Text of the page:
December 1, 2008 Volume 22, Number 18
The mall or the alley?
A Christmas shopping debate
By Josiah Neufeld | ChristianWeek Staff
Aiden Enns (left) and Gerry Bowler (right).
Is Christmas a season to celebrate abundance, buy generously and bless our economy, or acknowledge injustice and go dumpster diving for that perfect gift? ChristianWeek assistant editor, Josiah Neufeld invited two Christians with very different views to debate our Christmastime calling.
Aiden Enns is the publisher of a mischievous magazine called Geez and a founder of Buy Nothing Christmas (www.buynothingchristmas.org). He's been known to give homemade relish as a Christmas gift.
Gerry Bowler is a historian who teaches at the University of Manitoba and author of Santa Claus: A Biography and The World Encyclopedia of Christmas. He loves a good party.
Describe what it's like for you to walk through a shopping mall at Christmas time.
Bowler: I can't tell you because I don't go. I have all my shopping done well before or I do it online. One hears second-hand that it's madness, certainly not a place to induce spiritual thinking. I think it's a great Christian who can get out of a shopping mall in December without having killed somebody.
Enns: Usually when I go to a shopping mall at Christmastime it's to spread the good news of slowing down the shopping patterns. Recently we've been involved in the Buy Nothing Christmas campaign where we annually go into a shopping mall and sing anti-shopping carols just to see what would happen to the people and the establishment.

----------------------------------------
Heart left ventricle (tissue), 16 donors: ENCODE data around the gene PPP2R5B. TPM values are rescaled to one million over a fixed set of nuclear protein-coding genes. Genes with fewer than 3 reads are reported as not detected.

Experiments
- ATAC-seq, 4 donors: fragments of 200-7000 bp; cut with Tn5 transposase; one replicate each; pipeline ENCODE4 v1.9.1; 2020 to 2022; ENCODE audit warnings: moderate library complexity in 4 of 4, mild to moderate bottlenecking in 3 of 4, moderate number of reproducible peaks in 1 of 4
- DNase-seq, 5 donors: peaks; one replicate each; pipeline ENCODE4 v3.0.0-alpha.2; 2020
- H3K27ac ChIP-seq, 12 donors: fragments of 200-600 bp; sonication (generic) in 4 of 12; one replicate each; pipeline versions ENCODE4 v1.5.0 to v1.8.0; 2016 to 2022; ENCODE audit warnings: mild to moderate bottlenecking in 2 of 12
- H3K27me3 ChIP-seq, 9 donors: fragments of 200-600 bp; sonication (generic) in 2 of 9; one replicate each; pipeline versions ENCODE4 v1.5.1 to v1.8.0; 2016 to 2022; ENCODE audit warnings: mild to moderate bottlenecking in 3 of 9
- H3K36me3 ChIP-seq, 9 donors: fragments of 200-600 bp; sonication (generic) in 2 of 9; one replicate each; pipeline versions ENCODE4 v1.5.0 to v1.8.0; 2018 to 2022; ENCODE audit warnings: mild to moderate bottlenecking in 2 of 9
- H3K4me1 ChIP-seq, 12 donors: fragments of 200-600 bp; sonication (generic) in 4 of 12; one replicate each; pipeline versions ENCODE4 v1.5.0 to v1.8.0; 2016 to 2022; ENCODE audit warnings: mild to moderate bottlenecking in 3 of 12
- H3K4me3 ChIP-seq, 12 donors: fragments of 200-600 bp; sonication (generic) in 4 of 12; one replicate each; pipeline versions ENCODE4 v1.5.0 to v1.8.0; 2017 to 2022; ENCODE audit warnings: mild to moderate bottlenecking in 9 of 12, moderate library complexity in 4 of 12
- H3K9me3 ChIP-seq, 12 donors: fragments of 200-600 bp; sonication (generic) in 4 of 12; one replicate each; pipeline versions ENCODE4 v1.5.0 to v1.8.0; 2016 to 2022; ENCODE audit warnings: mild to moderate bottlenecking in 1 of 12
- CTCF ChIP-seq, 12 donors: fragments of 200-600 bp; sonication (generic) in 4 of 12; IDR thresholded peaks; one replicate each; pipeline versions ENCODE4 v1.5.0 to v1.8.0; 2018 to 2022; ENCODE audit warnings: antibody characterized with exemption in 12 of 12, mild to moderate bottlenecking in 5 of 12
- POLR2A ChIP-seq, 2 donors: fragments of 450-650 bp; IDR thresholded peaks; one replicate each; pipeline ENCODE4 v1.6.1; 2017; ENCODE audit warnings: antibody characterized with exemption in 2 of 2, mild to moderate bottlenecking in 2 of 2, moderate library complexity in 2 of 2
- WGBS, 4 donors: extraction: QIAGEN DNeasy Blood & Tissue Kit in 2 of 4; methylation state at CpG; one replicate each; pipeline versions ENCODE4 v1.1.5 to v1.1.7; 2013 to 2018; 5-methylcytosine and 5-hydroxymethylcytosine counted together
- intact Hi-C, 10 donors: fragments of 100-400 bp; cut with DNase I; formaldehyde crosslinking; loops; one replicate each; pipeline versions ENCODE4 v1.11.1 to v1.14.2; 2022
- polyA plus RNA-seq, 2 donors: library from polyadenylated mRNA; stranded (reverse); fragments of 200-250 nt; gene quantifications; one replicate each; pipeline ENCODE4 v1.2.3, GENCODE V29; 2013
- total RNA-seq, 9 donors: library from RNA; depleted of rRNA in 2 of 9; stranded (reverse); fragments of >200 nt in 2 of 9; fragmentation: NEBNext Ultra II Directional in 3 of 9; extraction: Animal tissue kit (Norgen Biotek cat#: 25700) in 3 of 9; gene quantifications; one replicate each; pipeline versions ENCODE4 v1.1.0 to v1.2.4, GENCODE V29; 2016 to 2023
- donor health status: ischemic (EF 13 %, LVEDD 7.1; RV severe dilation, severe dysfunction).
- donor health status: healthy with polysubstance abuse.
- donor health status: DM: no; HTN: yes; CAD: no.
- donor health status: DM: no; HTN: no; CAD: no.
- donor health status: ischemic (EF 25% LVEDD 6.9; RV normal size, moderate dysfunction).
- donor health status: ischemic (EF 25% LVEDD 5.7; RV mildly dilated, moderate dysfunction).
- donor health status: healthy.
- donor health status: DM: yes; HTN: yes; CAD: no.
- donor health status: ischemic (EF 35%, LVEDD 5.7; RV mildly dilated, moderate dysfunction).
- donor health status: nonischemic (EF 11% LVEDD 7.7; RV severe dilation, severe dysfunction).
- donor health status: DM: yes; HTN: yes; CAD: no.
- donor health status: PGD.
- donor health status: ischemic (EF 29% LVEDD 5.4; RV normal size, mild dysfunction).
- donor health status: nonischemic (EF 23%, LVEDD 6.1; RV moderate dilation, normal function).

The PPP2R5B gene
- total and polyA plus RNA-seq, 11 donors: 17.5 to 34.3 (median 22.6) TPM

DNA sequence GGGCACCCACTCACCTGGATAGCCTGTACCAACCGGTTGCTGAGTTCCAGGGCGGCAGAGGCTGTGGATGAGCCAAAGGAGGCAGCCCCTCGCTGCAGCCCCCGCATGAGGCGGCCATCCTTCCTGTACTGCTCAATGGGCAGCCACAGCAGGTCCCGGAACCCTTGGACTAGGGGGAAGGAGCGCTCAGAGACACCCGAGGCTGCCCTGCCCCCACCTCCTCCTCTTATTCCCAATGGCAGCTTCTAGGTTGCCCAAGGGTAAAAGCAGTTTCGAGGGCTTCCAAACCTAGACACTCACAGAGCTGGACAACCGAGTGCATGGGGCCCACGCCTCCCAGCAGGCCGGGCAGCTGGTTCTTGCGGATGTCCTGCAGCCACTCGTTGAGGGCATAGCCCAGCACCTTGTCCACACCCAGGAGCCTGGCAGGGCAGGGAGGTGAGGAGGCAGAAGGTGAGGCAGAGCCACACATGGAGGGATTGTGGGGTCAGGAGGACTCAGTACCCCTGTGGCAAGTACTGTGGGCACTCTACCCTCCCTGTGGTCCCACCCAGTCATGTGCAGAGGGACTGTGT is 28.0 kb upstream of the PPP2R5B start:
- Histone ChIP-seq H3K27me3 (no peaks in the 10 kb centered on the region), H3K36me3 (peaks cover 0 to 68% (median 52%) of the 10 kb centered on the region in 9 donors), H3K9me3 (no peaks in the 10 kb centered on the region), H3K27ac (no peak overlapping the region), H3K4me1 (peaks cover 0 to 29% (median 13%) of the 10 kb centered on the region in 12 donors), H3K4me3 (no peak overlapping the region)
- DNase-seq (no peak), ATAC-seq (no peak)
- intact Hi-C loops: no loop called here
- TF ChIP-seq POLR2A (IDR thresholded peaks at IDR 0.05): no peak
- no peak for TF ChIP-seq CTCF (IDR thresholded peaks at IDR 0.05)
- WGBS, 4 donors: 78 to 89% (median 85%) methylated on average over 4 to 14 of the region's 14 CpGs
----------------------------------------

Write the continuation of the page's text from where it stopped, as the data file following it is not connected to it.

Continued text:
What kinds of responses to you get from people?
Enns: Responses are mixed. Some people are delighted; others are bitter, you can see it. And others are amused or curious.
Bowler: One of the reasons why I'm antipathetic to Aiden's crusade is that you are interrupting people doing an important thing.
Each one of those shoppers bears love in the form of plastic and cash. They're buying a package to show somebody that they love them. And so there's something almost sacred about what goes on there.
Enns: I agree that in our society the dominant way of demonstrating our love is to purchase things or give cash or gift cards. Showing love is good. What kind of Christian would I be if I did not condone the sharing of love?
At the same time, those people in a shopping mall who demonstrate their love with plastic and cash are participating in a destructive sickness. And that leads, for the sake of love, to corruption. Sometimes you have to shout in the hallways saying there's a better way of doing this at Christmas time.
Bowler: This street theatre I find dysfunctional and reprehensible. I find that the nativity of our Lord Jesus Christ is not the time to be embarrassing our neighbours. If you want to manifest love there is a much better way to do it. I'd far rather see you guys handing out warm socks or cookies.
So how much love in the form of plastic or cash do you plan to spend this Christmas?
Bowler: More than the average. Our family has always been big on gifts, big on hospitality, big on charity. It's not an inconsiderable sum that the Bowlers pump into the North American economy at Christmas time.
Enns: I hope to spend zero dollars.
Does that mean not giving gifts?
Enns: No, it doesn't. Often I make things. And I should add that I need to acquire supplies and sometimes I buy them. So I may end up spending some money on gifts in terms of materials.
Do you feel guilty at Christmastime?
Bowler: I feel blessed at Christmas to have so much. There are many times of the year for making people feel guilty. I try to make my students feel guilty all the time and it has very little effect. I think this is a guilt-proof generation. Christmas is not a time for inducing that feeling.